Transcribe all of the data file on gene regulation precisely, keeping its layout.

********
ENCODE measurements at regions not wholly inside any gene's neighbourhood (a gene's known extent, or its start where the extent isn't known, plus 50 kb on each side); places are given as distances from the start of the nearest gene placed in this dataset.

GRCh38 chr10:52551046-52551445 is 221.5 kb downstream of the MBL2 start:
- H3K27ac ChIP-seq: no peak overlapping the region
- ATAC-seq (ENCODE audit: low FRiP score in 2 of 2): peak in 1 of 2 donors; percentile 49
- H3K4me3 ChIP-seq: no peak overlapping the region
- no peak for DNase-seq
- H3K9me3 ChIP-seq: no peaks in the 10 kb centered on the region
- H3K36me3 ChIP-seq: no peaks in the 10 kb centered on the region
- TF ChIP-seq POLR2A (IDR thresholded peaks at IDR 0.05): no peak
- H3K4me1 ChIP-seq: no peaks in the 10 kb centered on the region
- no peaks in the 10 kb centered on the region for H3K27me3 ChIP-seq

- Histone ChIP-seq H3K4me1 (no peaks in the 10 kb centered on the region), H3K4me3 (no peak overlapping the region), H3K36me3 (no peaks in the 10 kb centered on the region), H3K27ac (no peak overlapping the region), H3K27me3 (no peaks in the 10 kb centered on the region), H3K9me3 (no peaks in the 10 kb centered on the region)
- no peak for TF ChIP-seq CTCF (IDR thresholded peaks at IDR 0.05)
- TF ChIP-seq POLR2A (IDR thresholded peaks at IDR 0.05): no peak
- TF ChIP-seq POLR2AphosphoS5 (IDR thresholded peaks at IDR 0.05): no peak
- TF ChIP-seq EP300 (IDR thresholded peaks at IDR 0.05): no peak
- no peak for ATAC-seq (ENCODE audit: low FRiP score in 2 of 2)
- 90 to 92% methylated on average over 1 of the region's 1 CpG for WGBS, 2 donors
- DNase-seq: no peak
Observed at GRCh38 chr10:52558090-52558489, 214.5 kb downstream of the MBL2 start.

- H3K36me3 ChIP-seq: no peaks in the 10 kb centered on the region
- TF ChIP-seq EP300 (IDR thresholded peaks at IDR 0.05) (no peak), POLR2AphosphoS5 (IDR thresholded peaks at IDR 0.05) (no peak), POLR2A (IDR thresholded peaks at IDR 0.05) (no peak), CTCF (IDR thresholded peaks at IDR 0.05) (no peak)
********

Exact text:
ENCODE measurements at regions not wholly inside any gene's neighbourhood (a gene's known extent, or its start where the extent isn't known, plus 50 kb on each side); places are given as distances from the start of the nearest gene placed in this dataset.

GRCh38 chr10:52551046-52551445 is 221.5 kb downstream of the MBL2 start:
- H3K27ac ChIP-seq: no peak overlapping the region
- ATAC-seq (ENCODE audit: low FRiP score in 2 of 2): peak in 1 of 2 donors; percentile 49
- H3K4me3 ChIP-seq: no peak overlapping the region
- no peak for DNase-seq
- H3K9me3 ChIP-seq: no peaks in the 10 kb centered on the region
- H3K36me3 ChIP-seq: no peaks in the 10 kb centered on the region
- TF ChIP-seq POLR2A (IDR thresholded peaks at IDR 0.05): no peak
- H3K4me1 ChIP-seq: no peaks in the 10 kb centered on the region
- no peaks in the 10 kb centered on the region for H3K27me3 ChIP-seq

- Histone ChIP-seq H3K4me1 (no peaks in the 10 kb centered on the region), H3K4me3 (no peak overlapping the region), H3K36me3 (no peaks in the 10 kb centered on the region), H3K27ac (no peak overlapping the region), H3K27me3 (no peaks in the 10 kb centered on the region), H3K9me3 (no peaks in the 10 kb centered on the region)
- no peak for TF ChIP-seq CTCF (IDR thresholded peaks at IDR 0.05)
- TF ChIP-seq POLR2A (IDR thresholded peaks at IDR 0.05): no peak
- TF ChIP-seq POLR2AphosphoS5 (IDR thresholded peaks at IDR 0.05): no peak
- TF ChIP-seq EP300 (IDR thresholded peaks at IDR 0.05): no peak
- no peak for ATAC-seq (ENCODE audit: low FRiP score in 2 of 2)
- 90 to 92% methylated on average over 1 of the region's 1 CpG for WGBS, 2 donors
- DNase-seq: no peak
Observed at GRCh38 chr10:52558090-52558489, 214.5 kb downstream of the MBL2 start.

- H3K36me3 ChIP-seq: no peaks in the 10 kb centered on the region
- TF ChIP-seq EP300 (IDR thresholded peaks at IDR 0.05) (no peak), POLR2AphosphoS5 (IDR thresholded peaks at IDR 0.05) (no peak), POLR2A (IDR thresholded peaks at IDR 0.05) (no peak), CTCF (IDR thresholded peaks at IDR 0.05) (no peak)